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Cultural Norms and National Security
Police and Military in Postwar Japan
Nonviolent state behavior in Japan, this book argues, results from the distinctive breadth with which the Japanese define security policy, making it inseparable from the quest for social stability through economic growth. While much of the literature...
The Nordic States and European Unity
The idea of European unity, which the Nordic states have historically resisted, has recently become the foremost concern of Sweden, Denmark, Norway, Iceland, and Finland. Christine Ingebritsen provides a timely analysis of Nordic economic and...
Fighting for Partnership
Labor and Politics in Unified Germany
West Germany from 1949 to 1990 was a story of virtually unparalleled political and economic success. This economic miracle incorporated a well-functioning political democracy, expanded to include a "social partnership" system of...
Labor Politics in Postwar Japan
Japanese scholars have begun to challenge conventional wisdom about effective labor organizing, and Ikuo Kume has written the first book in English to advance their controversial theory. Since at least the early 1980s, the power of organized labor has...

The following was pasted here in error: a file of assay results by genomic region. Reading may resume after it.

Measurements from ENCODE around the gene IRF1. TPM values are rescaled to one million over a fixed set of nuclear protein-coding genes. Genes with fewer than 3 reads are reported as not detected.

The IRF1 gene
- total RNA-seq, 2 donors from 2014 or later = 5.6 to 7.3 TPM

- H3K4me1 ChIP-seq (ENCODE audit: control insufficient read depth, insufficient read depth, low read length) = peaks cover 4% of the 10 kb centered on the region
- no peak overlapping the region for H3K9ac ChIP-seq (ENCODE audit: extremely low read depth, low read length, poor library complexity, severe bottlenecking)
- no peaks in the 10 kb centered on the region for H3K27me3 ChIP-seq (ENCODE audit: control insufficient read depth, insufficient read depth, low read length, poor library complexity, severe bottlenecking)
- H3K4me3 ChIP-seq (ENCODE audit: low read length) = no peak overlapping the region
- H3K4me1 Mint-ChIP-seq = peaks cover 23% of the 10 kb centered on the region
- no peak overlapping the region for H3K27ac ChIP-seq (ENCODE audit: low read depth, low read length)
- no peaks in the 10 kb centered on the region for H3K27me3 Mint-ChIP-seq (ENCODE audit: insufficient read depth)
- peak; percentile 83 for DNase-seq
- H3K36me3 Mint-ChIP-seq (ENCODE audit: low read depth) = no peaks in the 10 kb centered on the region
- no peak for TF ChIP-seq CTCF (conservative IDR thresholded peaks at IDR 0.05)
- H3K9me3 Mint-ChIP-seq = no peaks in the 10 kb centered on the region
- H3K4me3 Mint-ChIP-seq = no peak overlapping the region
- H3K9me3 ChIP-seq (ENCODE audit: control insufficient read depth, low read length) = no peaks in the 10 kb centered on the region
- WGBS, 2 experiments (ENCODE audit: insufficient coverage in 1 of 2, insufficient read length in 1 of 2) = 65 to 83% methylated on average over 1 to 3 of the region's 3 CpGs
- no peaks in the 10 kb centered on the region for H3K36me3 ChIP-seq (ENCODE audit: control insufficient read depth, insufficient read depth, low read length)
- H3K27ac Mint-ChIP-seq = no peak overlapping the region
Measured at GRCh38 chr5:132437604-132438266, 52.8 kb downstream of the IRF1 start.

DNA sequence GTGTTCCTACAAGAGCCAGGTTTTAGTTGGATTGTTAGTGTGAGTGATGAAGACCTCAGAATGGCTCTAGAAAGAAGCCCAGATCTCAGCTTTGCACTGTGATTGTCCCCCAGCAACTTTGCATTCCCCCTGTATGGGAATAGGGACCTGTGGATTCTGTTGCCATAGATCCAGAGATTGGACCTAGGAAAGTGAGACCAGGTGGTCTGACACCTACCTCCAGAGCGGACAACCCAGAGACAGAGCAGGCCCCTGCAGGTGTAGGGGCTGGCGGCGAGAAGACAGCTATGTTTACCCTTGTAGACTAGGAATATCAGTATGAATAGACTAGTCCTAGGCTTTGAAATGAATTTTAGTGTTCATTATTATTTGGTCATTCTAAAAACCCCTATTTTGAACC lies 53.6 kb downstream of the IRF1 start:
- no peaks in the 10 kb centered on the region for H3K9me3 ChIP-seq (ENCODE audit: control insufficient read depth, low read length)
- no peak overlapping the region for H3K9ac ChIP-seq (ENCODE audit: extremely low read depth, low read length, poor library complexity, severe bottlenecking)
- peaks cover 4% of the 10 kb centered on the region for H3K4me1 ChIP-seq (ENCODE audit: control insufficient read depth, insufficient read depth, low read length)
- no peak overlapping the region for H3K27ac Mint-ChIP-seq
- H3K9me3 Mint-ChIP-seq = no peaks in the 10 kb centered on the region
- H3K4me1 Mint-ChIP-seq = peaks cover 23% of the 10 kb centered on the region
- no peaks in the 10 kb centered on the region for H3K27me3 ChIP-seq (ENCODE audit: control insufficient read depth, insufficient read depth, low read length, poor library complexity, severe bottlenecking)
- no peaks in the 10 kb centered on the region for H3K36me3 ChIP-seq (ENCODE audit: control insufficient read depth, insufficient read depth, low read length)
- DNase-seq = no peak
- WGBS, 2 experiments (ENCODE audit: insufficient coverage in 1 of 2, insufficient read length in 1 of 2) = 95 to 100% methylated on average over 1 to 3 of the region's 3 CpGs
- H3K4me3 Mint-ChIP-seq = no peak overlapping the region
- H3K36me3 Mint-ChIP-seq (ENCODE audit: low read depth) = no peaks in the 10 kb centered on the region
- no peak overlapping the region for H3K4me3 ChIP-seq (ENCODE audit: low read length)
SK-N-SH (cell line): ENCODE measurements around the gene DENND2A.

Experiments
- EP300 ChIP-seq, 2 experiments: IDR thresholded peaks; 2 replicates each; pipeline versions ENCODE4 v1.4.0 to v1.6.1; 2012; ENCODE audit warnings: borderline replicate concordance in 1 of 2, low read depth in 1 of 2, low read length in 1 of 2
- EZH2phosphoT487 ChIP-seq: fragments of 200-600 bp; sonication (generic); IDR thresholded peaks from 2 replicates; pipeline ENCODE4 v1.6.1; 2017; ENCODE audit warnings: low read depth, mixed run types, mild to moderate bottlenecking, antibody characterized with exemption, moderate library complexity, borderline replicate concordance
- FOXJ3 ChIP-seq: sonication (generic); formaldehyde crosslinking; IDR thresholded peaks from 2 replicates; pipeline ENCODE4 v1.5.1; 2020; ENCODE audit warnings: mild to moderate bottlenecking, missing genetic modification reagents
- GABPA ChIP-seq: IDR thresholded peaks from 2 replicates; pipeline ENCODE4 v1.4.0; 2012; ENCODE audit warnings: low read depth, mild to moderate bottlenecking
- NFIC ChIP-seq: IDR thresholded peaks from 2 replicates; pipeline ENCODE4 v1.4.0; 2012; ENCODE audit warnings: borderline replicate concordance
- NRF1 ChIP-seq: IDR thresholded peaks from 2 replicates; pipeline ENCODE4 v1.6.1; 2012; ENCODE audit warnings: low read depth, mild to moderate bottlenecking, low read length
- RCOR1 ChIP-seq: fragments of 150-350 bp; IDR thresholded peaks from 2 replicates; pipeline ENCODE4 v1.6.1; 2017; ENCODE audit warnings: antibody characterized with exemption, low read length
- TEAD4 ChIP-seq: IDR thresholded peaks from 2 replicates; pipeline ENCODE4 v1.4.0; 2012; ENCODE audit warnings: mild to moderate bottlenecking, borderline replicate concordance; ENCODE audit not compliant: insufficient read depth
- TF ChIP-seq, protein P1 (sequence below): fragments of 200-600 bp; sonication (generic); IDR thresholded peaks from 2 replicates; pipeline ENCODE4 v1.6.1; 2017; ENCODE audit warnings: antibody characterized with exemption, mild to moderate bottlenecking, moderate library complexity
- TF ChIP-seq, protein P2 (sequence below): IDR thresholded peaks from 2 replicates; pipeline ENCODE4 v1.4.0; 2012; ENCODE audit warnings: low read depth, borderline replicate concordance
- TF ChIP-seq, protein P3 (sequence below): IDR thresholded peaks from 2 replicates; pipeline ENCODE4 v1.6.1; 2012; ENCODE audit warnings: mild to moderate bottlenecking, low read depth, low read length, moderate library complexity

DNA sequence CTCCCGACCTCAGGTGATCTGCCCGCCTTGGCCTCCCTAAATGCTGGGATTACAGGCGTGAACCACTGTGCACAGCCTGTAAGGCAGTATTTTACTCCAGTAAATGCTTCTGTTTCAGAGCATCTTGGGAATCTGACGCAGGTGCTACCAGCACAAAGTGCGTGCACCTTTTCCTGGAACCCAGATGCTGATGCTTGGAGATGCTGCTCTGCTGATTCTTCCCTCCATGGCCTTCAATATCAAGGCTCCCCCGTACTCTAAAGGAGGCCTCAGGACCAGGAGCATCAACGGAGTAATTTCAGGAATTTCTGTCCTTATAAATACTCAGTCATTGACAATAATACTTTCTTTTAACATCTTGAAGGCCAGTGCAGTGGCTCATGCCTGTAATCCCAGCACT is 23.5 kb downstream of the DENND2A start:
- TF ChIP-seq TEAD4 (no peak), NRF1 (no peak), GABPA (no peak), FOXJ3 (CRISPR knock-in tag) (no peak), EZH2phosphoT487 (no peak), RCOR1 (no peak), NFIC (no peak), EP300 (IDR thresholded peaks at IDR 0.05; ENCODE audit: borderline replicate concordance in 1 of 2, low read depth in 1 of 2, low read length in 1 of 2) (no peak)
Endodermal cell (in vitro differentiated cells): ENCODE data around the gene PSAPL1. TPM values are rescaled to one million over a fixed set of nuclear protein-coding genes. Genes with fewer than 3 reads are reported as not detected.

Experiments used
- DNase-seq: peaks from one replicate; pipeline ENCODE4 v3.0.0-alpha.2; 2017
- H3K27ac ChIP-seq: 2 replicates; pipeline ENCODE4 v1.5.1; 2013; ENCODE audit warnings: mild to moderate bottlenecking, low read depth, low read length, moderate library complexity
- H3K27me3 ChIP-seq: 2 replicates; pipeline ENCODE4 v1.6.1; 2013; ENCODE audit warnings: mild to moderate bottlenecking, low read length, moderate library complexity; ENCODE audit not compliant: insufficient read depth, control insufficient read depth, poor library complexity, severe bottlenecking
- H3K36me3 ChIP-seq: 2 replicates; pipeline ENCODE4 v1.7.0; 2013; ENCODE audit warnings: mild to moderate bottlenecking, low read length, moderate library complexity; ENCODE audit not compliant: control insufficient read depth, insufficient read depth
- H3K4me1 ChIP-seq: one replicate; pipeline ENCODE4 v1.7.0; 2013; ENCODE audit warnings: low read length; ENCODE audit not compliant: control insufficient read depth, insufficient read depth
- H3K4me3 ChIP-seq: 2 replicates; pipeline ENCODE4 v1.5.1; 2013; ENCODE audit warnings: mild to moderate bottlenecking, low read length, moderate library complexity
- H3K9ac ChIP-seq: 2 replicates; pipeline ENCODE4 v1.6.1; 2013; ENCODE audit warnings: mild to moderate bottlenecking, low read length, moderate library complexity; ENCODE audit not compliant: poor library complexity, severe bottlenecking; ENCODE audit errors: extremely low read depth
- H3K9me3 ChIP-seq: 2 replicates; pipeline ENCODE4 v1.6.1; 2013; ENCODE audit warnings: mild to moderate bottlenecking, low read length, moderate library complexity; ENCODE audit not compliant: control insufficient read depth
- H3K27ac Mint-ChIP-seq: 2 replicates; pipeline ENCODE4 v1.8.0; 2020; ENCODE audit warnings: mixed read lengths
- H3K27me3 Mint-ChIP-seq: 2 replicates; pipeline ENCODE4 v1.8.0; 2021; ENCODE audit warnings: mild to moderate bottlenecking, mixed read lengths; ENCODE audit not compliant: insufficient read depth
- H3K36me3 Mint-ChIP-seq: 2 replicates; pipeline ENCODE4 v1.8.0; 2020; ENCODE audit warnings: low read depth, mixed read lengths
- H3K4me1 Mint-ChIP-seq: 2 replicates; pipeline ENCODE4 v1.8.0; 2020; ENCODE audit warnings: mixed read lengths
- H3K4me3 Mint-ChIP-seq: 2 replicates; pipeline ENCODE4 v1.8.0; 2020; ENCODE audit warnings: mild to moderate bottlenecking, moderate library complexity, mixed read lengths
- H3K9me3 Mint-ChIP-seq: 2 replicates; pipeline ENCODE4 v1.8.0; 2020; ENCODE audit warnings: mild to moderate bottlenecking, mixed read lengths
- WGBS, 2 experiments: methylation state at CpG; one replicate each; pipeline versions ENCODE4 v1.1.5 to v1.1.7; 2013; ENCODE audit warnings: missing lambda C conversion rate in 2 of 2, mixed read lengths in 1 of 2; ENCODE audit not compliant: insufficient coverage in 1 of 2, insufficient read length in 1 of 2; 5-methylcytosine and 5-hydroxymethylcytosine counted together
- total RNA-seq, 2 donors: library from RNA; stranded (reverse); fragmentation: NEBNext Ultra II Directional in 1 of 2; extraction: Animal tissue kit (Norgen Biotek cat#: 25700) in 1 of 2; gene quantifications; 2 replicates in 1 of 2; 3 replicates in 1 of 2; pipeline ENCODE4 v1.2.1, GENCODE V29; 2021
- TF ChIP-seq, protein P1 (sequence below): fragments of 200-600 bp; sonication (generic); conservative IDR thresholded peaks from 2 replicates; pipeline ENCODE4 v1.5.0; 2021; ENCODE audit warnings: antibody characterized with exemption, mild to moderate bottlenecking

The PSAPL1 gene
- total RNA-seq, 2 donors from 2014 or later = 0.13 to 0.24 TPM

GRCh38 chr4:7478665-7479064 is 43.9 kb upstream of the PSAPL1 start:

The Price of Wealth
Economies and Institutions in the Middle East
Kiren Aziz Chaudhry shows how state and market institutions are created and transformed in Saudi Arabia and Yemen, two countries that typify labor and oil exporters in the developing worlds.
Business and the State in Developing Countries
Much of the debate about development in the past decade pitted proponents of unfettered markets against advocates of developmental states. Yet, in many developing countries what best explains variations in economic performance is not markets or states...
Nationalism, Liberalism, and Progress
The Rise and Decline of Nationalism
Has global liberalism made the nation-state obsolete? Or, on the contrary, are primordial nationalist hatreds overwhelming cosmopolitanism? To assert either theme without serious qualification, according to Ernst B. Haas, is historically simplistic...
Why Syria Goes to War
Thirty Years of Confrontation
Rejecting conventional explanations for Syrian foreign policy, which emphasize the personalities and attitudes of leaders, cultural factors peculiar to Arab societies, or the machinations of the great powers, Fred H. Lawson describes key shifts in...
National Interests in International Society
How do states know what they want? Asking how interests are defined and how changes in them are accommodated, Martha Finnemore shows the fruitfulness of a constructivist approach to international politics. She draws on insights from sociological...